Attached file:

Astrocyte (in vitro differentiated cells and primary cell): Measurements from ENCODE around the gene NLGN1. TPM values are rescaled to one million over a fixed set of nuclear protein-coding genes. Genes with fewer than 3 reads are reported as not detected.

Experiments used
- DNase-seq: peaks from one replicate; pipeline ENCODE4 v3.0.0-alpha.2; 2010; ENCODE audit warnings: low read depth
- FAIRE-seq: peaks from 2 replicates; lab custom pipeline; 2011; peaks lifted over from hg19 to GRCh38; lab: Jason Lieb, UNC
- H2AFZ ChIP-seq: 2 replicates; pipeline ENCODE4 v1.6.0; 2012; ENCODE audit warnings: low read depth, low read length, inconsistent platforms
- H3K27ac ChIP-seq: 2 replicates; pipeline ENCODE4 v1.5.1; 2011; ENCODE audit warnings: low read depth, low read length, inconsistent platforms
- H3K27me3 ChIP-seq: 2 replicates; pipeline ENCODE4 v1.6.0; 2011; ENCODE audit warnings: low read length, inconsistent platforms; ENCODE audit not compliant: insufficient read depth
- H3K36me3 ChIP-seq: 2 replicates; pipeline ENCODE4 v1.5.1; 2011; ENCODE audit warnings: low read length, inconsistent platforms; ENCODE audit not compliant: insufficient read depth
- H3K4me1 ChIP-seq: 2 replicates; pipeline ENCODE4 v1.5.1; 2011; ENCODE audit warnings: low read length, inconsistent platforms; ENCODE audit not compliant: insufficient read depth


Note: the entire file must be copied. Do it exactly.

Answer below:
Astrocyte (in vitro differentiated cells and primary cell): Measurements from ENCODE around the gene NLGN1. TPM values are rescaled to one million over a fixed set of nuclear protein-coding genes. Genes with fewer than 3 reads are reported as not detected.

Experiments used
- DNase-seq: peaks from one replicate; pipeline ENCODE4 v3.0.0-alpha.2; 2010; ENCODE audit warnings: low read depth
- FAIRE-seq: peaks from 2 replicates; lab custom pipeline; 2011; peaks lifted over from hg19 to GRCh38; lab: Jason Lieb, UNC
- H2AFZ ChIP-seq: 2 replicates; pipeline ENCODE4 v1.6.0; 2012; ENCODE audit warnings: low read depth, low read length, inconsistent platforms
- H3K27ac ChIP-seq: 2 replicates; pipeline ENCODE4 v1.5.1; 2011; ENCODE audit warnings: low read depth, low read length, inconsistent platforms
- H3K27me3 ChIP-seq: 2 replicates; pipeline ENCODE4 v1.6.0; 2011; ENCODE audit warnings: low read length, inconsistent platforms; ENCODE audit not compliant: insufficient read depth
- H3K36me3 ChIP-seq: 2 replicates; pipeline ENCODE4 v1.5.1; 2011; ENCODE audit warnings: low read length, inconsistent platforms; ENCODE audit not compliant: insufficient read depth
- H3K4me1 ChIP-seq: 2 replicates; pipeline ENCODE4 v1.5.1; 2011; ENCODE audit warnings: low read length, inconsistent platforms; ENCODE audit not compliant: insufficient read depth